How Jacques Nienaber knew Northampton were ‘always going to come back’ in dramatic Champions Cup semi-final

Dylan Coetzee
Leinster head coach Jacques Nienaber.

Leinster senior coach Jacques Nienaber.

Leinster senior coach Jacques Nienaber reflected on a brilliant semi-final in the Champions Cup that saw the Irish side edge Northampton Saints 20-17 on Saturday.

Nienaber’s men were off to a strong start and gathered points quickly with James Lowe scoring a hat-trick of tries in the first 43 minutes to give Leinster a 20-3 lead over their rivals.

Always going to

However, Saints worked hard after the break and launched a legitimate fightback attempt, eventually getting within three points of Leinster. Ultimately the English side’s incredible effort came up short and Nienaber admits he always knew they would come back into the game.

“No, you just have to win it and again that comes down to Saints. The bottom line is you must get over the line. You must do everything in your power to win. I mean, nobody buried them. Has any team buried them?” said Nienaber.

“My thought during the whole game was listen, ‘we need to win this game’. That’s the thing about semis and that’s what makes semi-finals such a difficult game. Just ‘we need to get a win’ and I never thought it would be easy. Even at 50 minutes, I didn’t think it was easy.

“I don’t know how much you guys followed them in the Premiership or in Europe, they were 28-something down against Exeter, a quality rugby team, and they ended up winning that game in the last minute.

“So, it’s not something that they haven’t done. So yes, even though we were 20-3 up, I think up to 55 or 58 minutes, yes we were playing well at that stage and were controlling the game but one lineout loss, two quick rucks and a good attacking kick in behind and you’re scrambling, and you don’t control that situation and they score. But that’s the team they are.”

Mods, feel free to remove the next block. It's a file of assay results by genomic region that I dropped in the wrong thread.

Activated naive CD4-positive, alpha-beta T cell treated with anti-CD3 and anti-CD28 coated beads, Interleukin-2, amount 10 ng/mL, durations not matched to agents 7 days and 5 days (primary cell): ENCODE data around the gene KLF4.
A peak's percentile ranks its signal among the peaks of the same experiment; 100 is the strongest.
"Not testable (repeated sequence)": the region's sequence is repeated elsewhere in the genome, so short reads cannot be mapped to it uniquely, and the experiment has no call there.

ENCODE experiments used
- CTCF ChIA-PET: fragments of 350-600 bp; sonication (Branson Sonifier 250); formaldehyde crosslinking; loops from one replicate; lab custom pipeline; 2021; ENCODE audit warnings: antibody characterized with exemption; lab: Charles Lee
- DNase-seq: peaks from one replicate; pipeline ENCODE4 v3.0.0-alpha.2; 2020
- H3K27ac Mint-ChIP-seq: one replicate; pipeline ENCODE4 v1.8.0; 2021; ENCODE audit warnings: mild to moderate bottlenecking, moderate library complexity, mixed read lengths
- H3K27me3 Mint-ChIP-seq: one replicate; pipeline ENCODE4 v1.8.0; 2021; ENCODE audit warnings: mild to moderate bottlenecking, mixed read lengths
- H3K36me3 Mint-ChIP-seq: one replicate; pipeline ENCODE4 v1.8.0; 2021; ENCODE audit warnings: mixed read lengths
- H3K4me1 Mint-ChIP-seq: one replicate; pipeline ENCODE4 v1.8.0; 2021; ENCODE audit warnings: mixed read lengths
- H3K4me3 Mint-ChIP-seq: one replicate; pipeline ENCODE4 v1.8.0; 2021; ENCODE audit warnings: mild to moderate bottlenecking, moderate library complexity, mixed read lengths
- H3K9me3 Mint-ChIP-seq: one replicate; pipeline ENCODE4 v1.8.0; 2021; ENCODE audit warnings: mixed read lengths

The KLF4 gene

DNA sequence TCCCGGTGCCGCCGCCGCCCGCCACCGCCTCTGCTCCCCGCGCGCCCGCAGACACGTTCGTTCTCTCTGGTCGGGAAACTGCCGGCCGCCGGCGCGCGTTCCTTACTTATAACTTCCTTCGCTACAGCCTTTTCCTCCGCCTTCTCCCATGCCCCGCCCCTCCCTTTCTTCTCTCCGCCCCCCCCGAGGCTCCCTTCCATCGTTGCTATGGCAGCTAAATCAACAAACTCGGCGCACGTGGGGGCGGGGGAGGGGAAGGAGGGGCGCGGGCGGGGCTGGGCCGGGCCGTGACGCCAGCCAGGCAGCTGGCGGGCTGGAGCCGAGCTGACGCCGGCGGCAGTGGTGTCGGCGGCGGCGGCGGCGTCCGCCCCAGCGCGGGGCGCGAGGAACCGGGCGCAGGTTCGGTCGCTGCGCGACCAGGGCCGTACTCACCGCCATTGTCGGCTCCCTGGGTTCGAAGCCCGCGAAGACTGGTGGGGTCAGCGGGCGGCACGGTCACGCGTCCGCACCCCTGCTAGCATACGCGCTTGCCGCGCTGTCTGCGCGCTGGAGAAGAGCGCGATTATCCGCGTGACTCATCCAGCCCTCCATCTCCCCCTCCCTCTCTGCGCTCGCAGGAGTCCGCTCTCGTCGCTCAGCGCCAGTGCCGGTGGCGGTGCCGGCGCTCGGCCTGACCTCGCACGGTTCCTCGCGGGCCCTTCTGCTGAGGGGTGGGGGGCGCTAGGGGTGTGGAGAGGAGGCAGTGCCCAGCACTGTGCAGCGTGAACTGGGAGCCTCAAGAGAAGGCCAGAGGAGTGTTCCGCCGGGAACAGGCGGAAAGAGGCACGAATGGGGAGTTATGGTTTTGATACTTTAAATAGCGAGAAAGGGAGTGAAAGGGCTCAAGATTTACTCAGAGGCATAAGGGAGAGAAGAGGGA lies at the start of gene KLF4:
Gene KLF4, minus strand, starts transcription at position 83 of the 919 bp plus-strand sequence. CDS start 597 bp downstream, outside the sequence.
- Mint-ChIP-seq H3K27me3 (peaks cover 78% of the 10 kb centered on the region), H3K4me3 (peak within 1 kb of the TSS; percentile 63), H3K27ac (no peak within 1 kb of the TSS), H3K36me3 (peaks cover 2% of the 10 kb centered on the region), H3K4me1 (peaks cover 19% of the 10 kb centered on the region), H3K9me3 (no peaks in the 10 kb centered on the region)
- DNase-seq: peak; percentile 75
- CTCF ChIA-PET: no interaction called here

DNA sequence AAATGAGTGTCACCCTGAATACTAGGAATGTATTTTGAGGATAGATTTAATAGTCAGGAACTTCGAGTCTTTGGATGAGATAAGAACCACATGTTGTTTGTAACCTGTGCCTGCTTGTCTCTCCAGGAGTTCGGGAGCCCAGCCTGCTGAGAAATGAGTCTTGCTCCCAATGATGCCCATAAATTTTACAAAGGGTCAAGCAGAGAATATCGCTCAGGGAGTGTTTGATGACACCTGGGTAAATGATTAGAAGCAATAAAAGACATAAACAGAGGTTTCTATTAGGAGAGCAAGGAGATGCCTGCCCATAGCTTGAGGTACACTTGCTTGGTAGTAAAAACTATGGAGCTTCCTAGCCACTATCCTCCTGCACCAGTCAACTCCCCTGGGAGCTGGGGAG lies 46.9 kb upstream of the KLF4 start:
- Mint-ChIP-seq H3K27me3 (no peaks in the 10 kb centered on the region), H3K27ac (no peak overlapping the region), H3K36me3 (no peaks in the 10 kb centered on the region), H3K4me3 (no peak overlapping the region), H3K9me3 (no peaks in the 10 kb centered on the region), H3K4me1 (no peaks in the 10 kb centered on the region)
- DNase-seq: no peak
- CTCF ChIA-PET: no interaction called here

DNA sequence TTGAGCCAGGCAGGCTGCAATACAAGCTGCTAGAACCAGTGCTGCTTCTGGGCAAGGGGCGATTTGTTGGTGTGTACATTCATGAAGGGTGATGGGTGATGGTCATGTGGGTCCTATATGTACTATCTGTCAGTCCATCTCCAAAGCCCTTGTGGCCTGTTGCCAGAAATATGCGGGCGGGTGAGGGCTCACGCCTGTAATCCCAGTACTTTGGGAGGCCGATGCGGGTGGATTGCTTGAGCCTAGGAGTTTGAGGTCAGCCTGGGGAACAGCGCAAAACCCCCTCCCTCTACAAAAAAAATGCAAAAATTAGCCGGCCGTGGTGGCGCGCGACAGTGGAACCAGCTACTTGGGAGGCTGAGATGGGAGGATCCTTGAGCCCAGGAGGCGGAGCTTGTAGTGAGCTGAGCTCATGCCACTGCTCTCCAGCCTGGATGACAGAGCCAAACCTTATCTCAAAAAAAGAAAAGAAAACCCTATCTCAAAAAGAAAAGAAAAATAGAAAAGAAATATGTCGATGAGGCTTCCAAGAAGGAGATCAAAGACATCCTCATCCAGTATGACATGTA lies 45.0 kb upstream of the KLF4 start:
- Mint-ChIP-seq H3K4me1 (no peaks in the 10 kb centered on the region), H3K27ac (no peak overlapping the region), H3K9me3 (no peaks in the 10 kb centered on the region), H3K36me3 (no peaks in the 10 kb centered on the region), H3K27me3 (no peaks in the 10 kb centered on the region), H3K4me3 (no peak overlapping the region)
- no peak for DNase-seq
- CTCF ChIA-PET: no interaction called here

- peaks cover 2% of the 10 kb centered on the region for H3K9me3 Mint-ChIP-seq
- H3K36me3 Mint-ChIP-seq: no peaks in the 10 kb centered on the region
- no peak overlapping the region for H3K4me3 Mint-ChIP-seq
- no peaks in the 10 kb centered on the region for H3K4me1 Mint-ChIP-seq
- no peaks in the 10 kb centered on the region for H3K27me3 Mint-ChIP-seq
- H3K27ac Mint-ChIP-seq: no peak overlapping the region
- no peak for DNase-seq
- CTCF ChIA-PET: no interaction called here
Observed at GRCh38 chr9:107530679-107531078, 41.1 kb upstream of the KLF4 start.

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Open to risk

Nienaber delved into the psychology of a chasing team and how their openness to risky plays late on makes them difficult to handle.

“I always think when you play in a semi-final and your opposition is of that calibre they are always going to come back,” says Nienaber.

“Things that would have been risky at the start of the game aren’t quite the risk anymore because you are now at such a stage you are willing to risk more and more and more.

“Sometimes that risk doesn’t pay off and the game just runs away. You are sometimes between a rock and a hard place. If you don’t take those risks now you are not going to get back into the game and if those things stick, then you get yourself back into the game. It is handling that. Handling the reality of that, knowing that teams will take a little bit more risk especially when you lead.”

Leinster turn their attention to a home clash with the Ospreys in the United Rugby Championship before a trip to Ulster which is followed by the Champions Cup final against Toulouse at the Tottenham Hotspurs Stadium on May 25.

READ MORE: Champions Cup Team of the Week: ‘World-class’ Leinster star, Springbok powerhouse and Toulouse’s workhorse shine in semi-finals